All of the other “tricks” can help, but this keeps it simple. If you pass over that second tee you are inside out. Holding the towel with your elbow can help, but it’s trying to do the same thing by training your take away. I think that comes naturally with this tee drill. Keep it simple and just try the tee drill.
 
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I believe that correcting a slice is impossible. Best you can hope for is to keep it under control. But rest assured when you think it is gone for good, it rears its miserable head.
Jake - don’t buy into this. The fix is simple.

There are so many approaches and “tricks” to fix this common problem that it makes it feel complicated. It isn’t. Keep it simple!
 
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Placement of teed ball on tee box helps influence shot shape and takes advantage of one side of fairway.

Right side placement for fade. Left side placement for draw.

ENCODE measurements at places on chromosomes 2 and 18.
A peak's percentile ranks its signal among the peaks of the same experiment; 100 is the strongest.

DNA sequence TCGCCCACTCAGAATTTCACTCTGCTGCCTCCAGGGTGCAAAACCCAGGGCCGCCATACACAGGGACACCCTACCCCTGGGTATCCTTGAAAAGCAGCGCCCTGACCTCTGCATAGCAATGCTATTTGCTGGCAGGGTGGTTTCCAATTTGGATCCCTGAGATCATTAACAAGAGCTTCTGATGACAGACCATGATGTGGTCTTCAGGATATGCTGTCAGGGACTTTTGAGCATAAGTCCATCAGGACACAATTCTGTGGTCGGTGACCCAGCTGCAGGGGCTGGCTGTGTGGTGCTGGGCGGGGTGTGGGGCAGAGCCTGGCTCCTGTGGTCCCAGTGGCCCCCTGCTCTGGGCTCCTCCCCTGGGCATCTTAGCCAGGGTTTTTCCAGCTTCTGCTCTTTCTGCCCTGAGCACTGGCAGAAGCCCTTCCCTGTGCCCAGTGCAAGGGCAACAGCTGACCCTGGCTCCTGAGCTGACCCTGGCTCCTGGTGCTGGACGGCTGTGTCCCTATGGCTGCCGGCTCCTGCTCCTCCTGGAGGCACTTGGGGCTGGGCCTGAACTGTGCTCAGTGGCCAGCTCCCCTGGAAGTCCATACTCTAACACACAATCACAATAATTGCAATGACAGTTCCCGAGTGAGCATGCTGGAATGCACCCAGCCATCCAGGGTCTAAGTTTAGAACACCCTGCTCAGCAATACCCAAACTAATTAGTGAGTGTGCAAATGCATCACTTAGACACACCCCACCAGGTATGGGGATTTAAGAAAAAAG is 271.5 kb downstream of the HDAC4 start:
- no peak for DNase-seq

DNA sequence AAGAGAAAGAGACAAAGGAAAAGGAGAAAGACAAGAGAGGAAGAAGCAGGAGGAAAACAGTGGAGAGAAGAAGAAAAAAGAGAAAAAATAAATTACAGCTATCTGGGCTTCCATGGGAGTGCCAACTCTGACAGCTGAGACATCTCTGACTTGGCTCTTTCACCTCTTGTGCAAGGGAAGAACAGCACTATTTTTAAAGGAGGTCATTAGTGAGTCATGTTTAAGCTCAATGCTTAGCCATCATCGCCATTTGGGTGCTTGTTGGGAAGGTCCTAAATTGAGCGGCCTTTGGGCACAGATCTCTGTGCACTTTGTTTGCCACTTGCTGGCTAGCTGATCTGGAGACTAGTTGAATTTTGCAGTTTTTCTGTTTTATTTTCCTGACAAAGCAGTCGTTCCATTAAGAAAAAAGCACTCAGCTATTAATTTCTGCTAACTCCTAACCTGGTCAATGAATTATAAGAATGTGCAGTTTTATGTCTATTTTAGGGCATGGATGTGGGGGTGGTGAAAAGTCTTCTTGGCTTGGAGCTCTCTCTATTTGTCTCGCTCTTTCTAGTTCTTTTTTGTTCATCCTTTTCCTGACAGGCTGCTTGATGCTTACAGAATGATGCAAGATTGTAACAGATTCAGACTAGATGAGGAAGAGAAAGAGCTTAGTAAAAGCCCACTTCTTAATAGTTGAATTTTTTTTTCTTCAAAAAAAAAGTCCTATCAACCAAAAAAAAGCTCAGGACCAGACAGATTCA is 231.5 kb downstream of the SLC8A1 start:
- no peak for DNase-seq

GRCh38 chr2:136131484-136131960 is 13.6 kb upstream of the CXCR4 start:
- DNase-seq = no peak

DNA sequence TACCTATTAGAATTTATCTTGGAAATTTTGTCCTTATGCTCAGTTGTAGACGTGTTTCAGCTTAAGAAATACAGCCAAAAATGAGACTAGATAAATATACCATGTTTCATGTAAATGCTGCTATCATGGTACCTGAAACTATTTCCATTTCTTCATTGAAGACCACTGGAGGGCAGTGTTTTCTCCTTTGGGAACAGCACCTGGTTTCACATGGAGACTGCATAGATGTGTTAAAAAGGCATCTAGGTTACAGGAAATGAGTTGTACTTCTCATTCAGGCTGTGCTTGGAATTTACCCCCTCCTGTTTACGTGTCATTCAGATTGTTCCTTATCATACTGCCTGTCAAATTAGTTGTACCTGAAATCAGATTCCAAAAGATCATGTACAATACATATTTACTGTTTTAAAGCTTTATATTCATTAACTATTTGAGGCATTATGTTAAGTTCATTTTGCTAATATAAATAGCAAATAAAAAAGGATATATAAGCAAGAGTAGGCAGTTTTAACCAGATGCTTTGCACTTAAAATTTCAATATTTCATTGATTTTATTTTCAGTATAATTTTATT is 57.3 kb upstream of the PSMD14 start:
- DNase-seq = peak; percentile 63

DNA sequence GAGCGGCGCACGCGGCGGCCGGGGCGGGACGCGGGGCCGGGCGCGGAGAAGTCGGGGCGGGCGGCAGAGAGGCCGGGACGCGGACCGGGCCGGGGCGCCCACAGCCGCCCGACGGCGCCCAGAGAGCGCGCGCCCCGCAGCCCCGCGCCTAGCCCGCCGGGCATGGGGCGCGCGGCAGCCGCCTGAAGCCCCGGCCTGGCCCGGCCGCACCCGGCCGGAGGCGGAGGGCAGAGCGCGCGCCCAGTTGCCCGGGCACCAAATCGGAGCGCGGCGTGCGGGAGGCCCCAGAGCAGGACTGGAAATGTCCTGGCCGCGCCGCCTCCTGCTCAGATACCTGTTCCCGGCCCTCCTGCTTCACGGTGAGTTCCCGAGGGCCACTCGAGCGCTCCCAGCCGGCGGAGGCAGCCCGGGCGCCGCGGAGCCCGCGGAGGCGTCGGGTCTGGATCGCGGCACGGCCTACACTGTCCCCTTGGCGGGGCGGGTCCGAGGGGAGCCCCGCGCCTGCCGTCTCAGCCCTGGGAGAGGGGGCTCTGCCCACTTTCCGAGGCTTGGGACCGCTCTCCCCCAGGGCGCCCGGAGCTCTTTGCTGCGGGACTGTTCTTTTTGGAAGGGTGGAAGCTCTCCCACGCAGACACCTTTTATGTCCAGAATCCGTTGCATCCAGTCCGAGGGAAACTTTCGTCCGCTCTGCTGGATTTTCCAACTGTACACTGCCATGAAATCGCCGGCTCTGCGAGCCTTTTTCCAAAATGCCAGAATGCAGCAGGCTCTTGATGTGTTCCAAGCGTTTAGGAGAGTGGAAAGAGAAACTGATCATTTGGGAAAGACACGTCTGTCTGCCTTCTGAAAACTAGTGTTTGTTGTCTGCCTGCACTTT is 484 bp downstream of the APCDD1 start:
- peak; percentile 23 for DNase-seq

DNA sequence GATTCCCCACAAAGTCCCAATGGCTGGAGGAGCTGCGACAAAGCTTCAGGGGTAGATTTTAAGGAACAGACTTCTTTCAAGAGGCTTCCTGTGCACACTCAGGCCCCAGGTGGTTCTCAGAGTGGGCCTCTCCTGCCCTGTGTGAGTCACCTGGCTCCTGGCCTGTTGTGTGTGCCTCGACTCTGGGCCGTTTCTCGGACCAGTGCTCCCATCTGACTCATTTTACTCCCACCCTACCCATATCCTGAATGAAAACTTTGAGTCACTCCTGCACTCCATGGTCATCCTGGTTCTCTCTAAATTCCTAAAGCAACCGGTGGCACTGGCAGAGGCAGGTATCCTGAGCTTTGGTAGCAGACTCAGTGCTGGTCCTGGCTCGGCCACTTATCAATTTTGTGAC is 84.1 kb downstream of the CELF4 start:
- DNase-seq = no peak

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Practice making a slow, deliberate backswing. When you put too much force in the takeaway, you could overpower the correct plane. Taking it slow prevents this...then swing normal through. You'll get used to what the correct swing feels like for you.
 

JakeTheDog

When the going gets weird, the weird turn pro.
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Keep it simple.

The first response from businesslawyer is spot on.

Closing the club face is an easy fix, so let’s assume your swing has to adjust from outside-in to more insideout.

Go to a range where you can tee up in natural grass.

Tee up your ball. Then take another Tee and, on a straight line to your target, place the 2nd Tee about 3 inches in front of the teed ball. That is your straight line swing. Assuming you are right handed, now move that forward tee one inch to your right. Keep that tee high.

With a wood or long iron, practice swinging through the ball and over that 2nd tee. This is your inside out swing. You can practice this without hitting a ball, and then with hitting a ball.

Now add a few tweaks. Step just a little further away from the ball then normal, and then move your left food towards the ball (ball is forward in stance for long iron or wood). This will close your stance a bit. It will help you get to inside-out.

Now close your hips a bit. Line up to your target. Place your club on your hips and point to the target. Now pivot your hips a little so the club faces a little right of the target. This will close your stance a bit. It will help you get to inside-out.